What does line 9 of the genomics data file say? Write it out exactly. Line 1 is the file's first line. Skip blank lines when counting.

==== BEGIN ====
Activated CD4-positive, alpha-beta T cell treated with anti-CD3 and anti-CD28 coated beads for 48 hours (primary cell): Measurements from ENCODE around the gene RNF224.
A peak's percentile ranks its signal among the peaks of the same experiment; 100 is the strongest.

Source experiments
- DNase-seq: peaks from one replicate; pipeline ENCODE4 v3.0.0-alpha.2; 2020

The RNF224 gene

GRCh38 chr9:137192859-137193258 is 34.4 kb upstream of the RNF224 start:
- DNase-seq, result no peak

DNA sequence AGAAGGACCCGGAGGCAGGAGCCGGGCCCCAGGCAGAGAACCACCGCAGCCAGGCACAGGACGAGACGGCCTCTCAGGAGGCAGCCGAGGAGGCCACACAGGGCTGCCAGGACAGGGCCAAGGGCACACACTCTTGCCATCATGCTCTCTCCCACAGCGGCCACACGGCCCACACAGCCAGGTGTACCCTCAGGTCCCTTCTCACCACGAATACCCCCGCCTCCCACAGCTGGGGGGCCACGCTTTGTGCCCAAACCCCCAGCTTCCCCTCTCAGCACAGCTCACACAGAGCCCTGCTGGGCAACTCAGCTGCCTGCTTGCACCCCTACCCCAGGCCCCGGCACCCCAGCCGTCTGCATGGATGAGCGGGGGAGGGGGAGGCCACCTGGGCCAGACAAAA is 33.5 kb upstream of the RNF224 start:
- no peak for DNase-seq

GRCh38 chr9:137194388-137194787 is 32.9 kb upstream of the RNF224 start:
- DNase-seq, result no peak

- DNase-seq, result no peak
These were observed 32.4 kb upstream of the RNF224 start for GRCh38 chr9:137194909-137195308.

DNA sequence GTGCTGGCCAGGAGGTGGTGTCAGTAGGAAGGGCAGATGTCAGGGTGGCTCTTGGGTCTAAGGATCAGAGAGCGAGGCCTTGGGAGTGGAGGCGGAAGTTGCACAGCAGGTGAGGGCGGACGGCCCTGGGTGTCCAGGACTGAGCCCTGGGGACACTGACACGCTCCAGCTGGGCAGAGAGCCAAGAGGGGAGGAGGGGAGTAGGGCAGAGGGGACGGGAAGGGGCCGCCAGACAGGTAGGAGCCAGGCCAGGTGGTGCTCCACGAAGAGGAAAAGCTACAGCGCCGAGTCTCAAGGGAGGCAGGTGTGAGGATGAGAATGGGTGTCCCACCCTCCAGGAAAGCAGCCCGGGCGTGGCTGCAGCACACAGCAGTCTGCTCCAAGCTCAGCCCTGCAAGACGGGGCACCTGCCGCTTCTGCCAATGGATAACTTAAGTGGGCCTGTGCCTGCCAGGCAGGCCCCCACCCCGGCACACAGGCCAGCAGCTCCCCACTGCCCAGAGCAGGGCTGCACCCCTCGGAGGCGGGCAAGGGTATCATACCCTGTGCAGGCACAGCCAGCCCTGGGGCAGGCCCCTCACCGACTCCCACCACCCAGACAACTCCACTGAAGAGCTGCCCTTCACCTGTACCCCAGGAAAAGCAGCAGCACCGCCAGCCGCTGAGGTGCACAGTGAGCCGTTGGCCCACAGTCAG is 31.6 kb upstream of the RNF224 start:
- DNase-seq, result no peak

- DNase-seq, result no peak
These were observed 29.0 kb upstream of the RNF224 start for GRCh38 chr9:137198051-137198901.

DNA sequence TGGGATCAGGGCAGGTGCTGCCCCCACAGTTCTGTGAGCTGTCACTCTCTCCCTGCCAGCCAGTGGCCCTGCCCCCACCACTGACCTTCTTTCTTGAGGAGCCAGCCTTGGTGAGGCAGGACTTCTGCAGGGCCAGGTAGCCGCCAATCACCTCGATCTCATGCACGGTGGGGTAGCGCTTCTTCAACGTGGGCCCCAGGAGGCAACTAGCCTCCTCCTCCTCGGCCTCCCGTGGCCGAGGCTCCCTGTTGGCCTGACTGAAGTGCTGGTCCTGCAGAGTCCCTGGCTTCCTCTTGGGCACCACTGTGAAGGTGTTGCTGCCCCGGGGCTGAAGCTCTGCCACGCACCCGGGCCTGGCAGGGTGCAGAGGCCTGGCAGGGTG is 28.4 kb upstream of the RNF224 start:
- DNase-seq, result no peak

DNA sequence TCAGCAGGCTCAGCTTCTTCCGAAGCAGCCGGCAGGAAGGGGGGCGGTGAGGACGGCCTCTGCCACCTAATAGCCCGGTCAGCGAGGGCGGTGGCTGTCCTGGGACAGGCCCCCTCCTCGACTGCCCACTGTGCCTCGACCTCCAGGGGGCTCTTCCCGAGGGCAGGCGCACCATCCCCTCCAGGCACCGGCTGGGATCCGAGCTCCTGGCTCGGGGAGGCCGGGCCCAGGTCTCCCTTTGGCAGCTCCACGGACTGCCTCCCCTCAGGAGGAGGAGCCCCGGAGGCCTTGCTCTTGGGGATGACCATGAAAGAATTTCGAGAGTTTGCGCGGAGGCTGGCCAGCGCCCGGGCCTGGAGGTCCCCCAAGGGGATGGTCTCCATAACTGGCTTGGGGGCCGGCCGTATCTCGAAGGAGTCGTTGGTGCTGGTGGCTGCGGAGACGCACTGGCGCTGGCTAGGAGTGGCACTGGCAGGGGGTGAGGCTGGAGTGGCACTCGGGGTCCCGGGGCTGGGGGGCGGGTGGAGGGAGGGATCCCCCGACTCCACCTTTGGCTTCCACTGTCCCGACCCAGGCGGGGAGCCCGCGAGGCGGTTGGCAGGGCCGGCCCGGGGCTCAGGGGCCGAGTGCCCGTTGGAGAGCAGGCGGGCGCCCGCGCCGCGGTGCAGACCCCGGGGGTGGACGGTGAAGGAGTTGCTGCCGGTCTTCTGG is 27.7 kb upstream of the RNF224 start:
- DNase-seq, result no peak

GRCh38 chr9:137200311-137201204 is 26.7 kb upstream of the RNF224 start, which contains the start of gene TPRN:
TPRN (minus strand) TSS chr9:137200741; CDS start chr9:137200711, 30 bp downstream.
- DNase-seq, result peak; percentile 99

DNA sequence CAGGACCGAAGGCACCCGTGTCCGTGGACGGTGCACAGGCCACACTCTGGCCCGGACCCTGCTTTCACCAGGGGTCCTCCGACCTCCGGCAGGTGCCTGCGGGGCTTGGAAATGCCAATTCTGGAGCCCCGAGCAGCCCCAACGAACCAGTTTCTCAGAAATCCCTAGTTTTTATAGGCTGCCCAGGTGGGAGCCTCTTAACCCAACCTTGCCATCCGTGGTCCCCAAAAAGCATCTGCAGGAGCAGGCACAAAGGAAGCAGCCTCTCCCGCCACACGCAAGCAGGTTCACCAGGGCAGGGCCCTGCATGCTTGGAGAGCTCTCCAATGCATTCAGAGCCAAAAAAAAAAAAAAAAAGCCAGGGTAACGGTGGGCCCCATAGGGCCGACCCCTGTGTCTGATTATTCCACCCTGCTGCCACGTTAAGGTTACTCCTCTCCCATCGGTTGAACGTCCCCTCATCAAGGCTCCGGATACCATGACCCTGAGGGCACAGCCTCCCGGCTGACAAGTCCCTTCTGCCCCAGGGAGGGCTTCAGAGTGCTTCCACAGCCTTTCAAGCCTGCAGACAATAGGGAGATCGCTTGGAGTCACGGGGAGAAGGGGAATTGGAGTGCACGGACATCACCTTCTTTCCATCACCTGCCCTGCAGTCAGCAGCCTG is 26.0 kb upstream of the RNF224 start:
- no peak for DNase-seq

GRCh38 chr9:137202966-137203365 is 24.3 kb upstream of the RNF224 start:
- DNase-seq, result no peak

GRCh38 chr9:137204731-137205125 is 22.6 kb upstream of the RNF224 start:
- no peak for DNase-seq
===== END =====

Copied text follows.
- no peak for DNase-seq